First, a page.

18th AF highlights Fairchild’s future, role in worldwide mission

  • Published
  • By Senior Airman Ryan Lackey
  • 92nd Air Refueling Wing Public Affairs

Airmen with the 92nd Air Refueling Wing know they need to be ready when their nation calls. In 2018 their phone rung quite a bit.

Last year the wing deployed more than 400 Airmen and provided so much fuel they could have aerially refueled more than 11 percent of the aircraft on Earth.

Maj. Gen. Sam Barrett, 18th Air Force commander, and Chief Master Sgt. Chris Simpson, command chief, spent May 20-23 at Fairchild immersing with the Airmen who run the world’s largest air refueling wing. They highlighted where 2019 and beyond will take Team Fairchild.

“Great power competition is upon us; we have no time to waste in becoming ready for that,” Barrett said. “Our Air Force Chief of Staff has stated the only time we have is now until the next conflict to prepare our Airmen for the fight. This is what we mean when discussing full-spectrum readiness.”

In September, Team Fairchild is scheduled to host more than 2,000 U.S. Department of Defense personnel and international partners to during Air Mobility Command’s premiere exercise, Mobility Guardian. The exercise will put participants to the test during realistic combat scenarios to train like they fight: together.

“I’m really proud that Mobility Guardian is coming to Fairchild’s great tanker wing,” Barrett said. “The exercise is a huge part of the air mobility mission set and a wonderful opportunity to showcase this base and its Spokane area partnerships to sister services and coalition allies. It will present a great teamwork opportunity as several thousand joint service members from all over the world gather here to interact and solve problems together.”

Simpson highlighted how the exercise will build teamwork between Airmen and the partner-nations involved.

“It's important to build relationships across domestic functional areas and international commands, but more important is Airmen developing a greater understanding of how all parts of this operation contribute to the fight and that everyone contributes to a global effort,” Simpson added.

As Mobility Guardian wraps up, the 92nd ARW will look forward to receiving 12 additional KC-135 Stratotankers and the stand-up of the historic 97th Air Refueling Squadron. The additions will make world’s largest tanker base even bigger and enable Team Fairchild to expand refueling operations from Washington State.

“This base will be a strategic hub for KC-135 refueling operations for decades to come,” Barrett said. “It’s extraordinary that we take these weapon systems, with our innovative Airmen, and employ them all around the world with near-perfect mission execution. This base will truly be the center of excellence for the KC-135.”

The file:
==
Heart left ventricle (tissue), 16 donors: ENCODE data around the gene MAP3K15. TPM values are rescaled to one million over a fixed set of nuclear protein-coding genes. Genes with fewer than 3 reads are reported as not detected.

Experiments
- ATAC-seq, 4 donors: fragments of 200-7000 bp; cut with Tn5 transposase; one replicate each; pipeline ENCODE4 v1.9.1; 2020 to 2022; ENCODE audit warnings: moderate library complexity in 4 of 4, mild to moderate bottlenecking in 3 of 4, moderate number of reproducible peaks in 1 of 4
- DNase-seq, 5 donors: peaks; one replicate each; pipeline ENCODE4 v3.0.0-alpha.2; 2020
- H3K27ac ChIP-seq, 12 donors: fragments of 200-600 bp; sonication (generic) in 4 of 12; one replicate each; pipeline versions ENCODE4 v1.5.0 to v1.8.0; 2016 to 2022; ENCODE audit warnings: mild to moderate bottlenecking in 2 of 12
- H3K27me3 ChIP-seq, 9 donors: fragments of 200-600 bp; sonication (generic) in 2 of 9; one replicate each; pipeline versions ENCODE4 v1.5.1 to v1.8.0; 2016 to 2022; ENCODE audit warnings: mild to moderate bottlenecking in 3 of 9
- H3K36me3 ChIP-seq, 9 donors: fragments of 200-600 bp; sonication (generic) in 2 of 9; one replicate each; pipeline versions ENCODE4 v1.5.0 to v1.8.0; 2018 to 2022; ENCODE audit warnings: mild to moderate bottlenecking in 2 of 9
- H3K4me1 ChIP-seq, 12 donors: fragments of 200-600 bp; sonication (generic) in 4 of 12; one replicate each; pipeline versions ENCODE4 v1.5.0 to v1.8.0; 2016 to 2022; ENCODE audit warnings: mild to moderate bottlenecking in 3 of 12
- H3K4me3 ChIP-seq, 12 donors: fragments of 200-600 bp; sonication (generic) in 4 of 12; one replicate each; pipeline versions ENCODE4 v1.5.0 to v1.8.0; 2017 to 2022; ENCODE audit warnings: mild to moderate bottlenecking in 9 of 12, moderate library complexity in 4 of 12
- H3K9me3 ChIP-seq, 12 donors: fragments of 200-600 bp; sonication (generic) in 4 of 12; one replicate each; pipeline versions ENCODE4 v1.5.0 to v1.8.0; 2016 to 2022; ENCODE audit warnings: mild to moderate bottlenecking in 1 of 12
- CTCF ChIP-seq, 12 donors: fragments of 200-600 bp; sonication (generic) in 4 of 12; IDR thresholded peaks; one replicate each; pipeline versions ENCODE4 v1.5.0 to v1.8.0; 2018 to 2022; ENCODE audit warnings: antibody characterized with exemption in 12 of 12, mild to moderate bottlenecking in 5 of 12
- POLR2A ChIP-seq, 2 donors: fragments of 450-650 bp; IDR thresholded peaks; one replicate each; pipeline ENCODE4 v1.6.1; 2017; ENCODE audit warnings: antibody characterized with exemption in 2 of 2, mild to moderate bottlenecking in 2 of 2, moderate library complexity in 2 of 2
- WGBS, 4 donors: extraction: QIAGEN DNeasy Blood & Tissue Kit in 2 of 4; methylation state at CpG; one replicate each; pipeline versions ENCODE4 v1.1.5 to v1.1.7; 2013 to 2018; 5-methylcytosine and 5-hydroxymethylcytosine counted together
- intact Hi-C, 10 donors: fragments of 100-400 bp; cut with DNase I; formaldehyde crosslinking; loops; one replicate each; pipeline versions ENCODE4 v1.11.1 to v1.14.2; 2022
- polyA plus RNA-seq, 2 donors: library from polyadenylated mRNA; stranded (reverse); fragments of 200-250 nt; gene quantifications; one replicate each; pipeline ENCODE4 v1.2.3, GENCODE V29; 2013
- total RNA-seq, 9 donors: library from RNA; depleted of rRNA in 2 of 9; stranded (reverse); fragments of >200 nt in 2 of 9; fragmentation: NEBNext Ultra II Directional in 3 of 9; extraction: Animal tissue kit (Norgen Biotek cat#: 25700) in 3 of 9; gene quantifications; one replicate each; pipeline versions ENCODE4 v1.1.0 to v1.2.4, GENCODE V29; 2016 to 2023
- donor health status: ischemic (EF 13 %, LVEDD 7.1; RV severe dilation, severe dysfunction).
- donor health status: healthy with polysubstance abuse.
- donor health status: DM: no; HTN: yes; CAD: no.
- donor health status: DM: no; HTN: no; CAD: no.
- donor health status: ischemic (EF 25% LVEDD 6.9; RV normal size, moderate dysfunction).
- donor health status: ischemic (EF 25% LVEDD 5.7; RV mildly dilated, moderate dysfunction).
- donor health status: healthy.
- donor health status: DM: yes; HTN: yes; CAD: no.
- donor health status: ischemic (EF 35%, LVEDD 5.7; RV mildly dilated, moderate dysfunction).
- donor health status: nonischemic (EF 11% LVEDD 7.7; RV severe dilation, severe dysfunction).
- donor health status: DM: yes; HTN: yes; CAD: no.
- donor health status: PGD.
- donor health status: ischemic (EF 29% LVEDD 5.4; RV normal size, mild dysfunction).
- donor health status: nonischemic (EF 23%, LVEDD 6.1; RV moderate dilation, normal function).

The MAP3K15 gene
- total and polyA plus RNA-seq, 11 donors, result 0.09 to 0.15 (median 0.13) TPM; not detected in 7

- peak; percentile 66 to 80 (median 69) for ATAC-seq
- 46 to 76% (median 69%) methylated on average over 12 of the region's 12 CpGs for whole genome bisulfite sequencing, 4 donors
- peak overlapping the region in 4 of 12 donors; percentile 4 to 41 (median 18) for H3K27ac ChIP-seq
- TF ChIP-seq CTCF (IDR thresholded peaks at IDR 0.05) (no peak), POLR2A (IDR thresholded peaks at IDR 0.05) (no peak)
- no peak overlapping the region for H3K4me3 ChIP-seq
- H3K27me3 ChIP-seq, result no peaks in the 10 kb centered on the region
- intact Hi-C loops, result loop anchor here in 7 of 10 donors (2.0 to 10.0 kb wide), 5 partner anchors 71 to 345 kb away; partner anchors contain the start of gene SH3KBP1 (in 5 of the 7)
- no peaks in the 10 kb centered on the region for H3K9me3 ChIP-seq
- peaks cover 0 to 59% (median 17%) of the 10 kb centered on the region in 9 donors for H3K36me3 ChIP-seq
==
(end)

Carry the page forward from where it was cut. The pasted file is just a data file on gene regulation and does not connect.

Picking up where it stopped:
Simpson continued by highlighting an area he said underpins all mission sets and allows Airmen to function at their best – Warrior Culture.

“Warrior culture means being great at what we ask you to do,” Simpson said. “We want to provide Airmen the time and resources to focus on improving their ability to perform their assigned duties and be the best in the world at their jobs. A world-class working force of Airmen equates to decisive victory for the Air Force and this country.”

Warrior culture ties directly to full spectrum readiness, and on an individual level, begins with one person doing outstanding work, according to Simpson.

“The battlefield of tomorrow will not be like the one today, so we must evolve as a fighting force,” Simpson said. “Full-spectrum readiness is about being prepared for the future fight, one of increasing complexity and unknown dangers. Innovation has become key to that preparation, hence our desire to empower Airmen to come up with and develop great ideas.”

To highlight innovation, the base recently launched the Inland Spark thinker space for Airmen, a specialized space to conceptualize and work on unit improvements. The space encourages more than just technological innovations, and includes finding ways to balance demanding work and family life.

“It's clear there is a lot we're asking our Airmen to do,” Barrett said. “Our Air Force recognizes that when Airmen and their families can thrive, it improves the team’s ability to complete the mission, so it's a balancing act. It's nothing new and has always been a challenge, but that balance remains a focus for my family and the Air Force family.”

“In the last 10 years or so, we’ve come to appreciate work-life balance more,” Simpson said. “We’ve been working on not just getting and keeping our Airmen ready to fight, but also to move on one day and pursue a life beyond their Air Force duties. We want to take care of Airmen so when they leave the service, they and their families can be all the stronger from the Air Force experience.”

Barrett and Simpson left Team Fairchild with a powerful message: full-spectrum readiness means Airmen need to be ready for anything at any time. The mission could draw some of Fairchild’s Airmen to combat, while others may go to the Caribbean to respond to a hurricane – at the same time. Barrett and Simpson said ensuring Airmen are ready to respond while having a healthy work-life balance ensures the team can react to wherever the Mobility team is called.